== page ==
The Write Kind of Leader
Updated: Mar 1, 2019
By Madeline Mohatt
As time evolves, shifts in present-day society are inevitable. It was only a decade ago that gauchos were considered cutting edge, water bottles made it through airport security, Drake was just a mere collegiate university and a tweet was simply something that birds did. While society is ever-changing, the need for effective leaders is perpetual.
Yes, some people are naturally predisposed to leadership. However, many learn from experience and the example set forth by others. As someone who was not born with the “special sauce,” I fall into the category of a “learned leader.” Although there are numerous acquaintances that have helped me acquire leadership skills, one stands out most: my experience with my school newspaper.
During my senior year of high school, I became editor-in-chief of my school’s newspaper —the Kaneland Krier. In the midst of all that was copyediting and cutlines, I not only discovered my passion for storytelling, but learned a great deal about leadership. Here are some of my key takeaways:
Build authentic relationships.
In the world of journalism, it’s tempting to focus on deadlines and short-term goals. However, when acting as EIC, I realized that long-term success is dependent on the development of interpersonal relationships.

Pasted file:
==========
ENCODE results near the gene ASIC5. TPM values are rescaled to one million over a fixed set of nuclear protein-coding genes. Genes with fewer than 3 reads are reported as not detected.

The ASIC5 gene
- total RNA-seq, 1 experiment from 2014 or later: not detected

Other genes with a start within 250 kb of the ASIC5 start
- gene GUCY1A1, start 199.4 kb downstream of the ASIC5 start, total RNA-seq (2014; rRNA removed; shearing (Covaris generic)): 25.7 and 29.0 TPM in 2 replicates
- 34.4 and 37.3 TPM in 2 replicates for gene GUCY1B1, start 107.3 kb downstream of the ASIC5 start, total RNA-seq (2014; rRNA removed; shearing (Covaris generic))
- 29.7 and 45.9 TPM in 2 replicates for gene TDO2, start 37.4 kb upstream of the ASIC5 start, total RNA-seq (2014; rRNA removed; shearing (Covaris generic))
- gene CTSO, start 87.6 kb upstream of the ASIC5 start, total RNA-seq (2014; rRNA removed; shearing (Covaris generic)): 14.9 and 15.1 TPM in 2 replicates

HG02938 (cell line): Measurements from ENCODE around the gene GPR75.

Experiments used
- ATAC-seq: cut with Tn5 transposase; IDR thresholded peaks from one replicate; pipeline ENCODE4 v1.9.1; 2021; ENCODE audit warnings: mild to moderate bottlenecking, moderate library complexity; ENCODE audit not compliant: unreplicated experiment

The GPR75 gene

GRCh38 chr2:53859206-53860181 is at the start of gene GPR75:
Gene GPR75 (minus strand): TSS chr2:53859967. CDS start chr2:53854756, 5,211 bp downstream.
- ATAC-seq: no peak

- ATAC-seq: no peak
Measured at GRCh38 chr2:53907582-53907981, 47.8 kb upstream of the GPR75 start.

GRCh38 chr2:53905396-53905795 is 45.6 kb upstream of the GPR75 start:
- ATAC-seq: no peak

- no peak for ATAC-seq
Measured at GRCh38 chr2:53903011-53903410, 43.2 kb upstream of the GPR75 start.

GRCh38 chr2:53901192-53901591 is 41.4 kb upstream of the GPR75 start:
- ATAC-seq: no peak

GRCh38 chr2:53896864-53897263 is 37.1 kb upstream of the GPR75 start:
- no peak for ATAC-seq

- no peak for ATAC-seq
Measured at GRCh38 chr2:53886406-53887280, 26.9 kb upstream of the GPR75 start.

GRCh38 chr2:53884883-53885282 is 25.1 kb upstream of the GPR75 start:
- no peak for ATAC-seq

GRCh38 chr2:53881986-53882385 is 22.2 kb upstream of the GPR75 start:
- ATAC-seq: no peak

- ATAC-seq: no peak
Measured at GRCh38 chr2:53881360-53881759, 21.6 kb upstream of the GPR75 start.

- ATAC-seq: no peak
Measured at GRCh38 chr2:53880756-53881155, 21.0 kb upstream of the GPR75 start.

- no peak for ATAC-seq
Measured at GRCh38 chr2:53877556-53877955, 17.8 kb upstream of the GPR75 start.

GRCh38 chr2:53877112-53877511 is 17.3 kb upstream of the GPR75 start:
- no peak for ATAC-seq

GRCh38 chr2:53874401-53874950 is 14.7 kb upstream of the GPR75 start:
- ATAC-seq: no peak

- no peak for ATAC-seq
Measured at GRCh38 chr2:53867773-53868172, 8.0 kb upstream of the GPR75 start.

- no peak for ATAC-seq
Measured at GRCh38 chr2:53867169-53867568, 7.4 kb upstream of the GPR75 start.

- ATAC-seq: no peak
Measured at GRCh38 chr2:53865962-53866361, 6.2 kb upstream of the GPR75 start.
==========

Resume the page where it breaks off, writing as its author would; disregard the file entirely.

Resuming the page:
In order to be an effective leader, one must treat people as, well, people. Not as jobs, tasks or outputs. When one demonstrates an interest in people and their service, it helps construct a mutual commitment to the organization. Aspiring leaders can do this by actively listening, engage in conversation and being readily available to their team. While many know how to do these things, it is pivotal to prioritize such practices in the course of day-to-day interactions.
Okay, this one might seem pretty obvious. Nonetheless, it’s debatably the most important. During my time at the Kaneland Krier, almost every journalistic disaster could be traced back to a failure of communication. Such mishaps helped me draw the conclusion that organizational success is synonymous with productive communication. James Humes said it best, “The art of communication is the language of leadership.”
When I first “clocked in” as editor-in-chief, I had a hard time appointing tasks to others. But after encountering several sleepless nights and consuming far too much caffeine, I realized that the weight of the paper was too heavy to carry on my own. Once I finally started practicing fruitful delegation tactics I discovered great truth in the common cliché “teamwork makes the dream work.”
While I had to surrender my title of editor-in-chief when I graduated from high school, the lessons that I learned throughout the experience are ones that will stick with me for life. As an account executive at Jacht, I am still continuously striving to grow as a leader. In doing so, I have discovered that building authentic relationships, communicating effectively and delegating responsibility are leadership skills that extend far beyond the walls of a newsroom.